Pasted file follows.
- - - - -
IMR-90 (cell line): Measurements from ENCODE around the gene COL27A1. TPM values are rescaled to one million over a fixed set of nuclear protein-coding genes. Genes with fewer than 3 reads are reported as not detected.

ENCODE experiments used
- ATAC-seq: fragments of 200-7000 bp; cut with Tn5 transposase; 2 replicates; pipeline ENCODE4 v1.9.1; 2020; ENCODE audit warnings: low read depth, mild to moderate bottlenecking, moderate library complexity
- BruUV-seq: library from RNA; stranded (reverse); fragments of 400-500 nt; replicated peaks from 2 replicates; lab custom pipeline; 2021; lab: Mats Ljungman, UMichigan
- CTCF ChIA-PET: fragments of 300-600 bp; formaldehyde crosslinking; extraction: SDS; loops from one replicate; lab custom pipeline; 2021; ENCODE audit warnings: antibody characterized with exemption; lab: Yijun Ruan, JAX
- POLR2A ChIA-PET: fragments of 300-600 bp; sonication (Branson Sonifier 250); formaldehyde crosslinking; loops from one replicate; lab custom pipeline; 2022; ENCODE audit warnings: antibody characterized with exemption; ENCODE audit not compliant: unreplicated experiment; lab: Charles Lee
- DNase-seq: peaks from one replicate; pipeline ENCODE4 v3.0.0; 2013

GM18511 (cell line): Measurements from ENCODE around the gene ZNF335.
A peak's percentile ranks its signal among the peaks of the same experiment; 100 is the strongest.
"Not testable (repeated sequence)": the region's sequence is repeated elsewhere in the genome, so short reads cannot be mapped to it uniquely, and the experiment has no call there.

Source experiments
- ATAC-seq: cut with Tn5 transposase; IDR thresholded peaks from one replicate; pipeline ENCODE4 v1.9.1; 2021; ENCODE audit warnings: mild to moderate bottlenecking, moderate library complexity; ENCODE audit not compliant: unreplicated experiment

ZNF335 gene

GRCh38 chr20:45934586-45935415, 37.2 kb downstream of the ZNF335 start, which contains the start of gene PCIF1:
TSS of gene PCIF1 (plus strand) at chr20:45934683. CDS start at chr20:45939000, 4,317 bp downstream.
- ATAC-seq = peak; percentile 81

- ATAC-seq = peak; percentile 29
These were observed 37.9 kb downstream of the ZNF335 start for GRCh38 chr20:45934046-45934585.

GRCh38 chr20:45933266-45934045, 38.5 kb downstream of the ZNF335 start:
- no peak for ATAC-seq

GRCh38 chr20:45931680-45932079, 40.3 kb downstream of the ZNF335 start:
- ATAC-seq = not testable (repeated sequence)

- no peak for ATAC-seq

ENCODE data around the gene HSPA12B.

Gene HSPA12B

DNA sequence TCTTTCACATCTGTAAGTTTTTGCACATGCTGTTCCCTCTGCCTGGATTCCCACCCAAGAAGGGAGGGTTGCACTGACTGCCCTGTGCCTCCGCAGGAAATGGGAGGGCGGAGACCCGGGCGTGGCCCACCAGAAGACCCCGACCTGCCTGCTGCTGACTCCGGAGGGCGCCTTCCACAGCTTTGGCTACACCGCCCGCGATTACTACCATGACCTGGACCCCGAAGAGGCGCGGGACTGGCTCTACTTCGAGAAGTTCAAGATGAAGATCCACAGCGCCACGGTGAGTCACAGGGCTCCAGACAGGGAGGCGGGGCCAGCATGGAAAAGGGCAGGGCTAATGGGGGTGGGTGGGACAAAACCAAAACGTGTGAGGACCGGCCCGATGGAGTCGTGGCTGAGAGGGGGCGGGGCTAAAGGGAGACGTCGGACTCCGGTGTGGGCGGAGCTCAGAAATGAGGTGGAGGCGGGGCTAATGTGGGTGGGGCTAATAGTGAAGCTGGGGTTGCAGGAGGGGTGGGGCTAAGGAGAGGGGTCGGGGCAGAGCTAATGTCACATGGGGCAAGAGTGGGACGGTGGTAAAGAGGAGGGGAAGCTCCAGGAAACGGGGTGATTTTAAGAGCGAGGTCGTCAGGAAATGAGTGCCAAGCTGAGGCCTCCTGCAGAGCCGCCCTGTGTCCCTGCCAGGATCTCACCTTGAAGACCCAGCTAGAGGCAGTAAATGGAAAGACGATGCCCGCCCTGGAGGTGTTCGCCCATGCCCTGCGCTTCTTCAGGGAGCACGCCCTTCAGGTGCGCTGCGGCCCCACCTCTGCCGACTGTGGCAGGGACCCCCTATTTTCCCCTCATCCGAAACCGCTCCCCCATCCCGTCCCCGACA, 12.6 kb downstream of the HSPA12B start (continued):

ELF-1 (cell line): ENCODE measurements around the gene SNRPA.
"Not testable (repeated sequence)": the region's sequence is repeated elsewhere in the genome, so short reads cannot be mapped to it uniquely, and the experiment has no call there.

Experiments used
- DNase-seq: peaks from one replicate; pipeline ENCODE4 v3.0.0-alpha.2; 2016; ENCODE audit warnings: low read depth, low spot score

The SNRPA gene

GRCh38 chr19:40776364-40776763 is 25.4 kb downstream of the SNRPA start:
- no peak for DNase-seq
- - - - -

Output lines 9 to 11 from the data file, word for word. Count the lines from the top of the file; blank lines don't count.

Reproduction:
A peak's percentile ranks its signal among the peaks of the same experiment; 100 is the strongest.
"Not testable (repeated sequence)": the region's sequence is repeated elsewhere in the genome, so short reads cannot be mapped to it uniquely, and the experiment has no call there.

Source experiments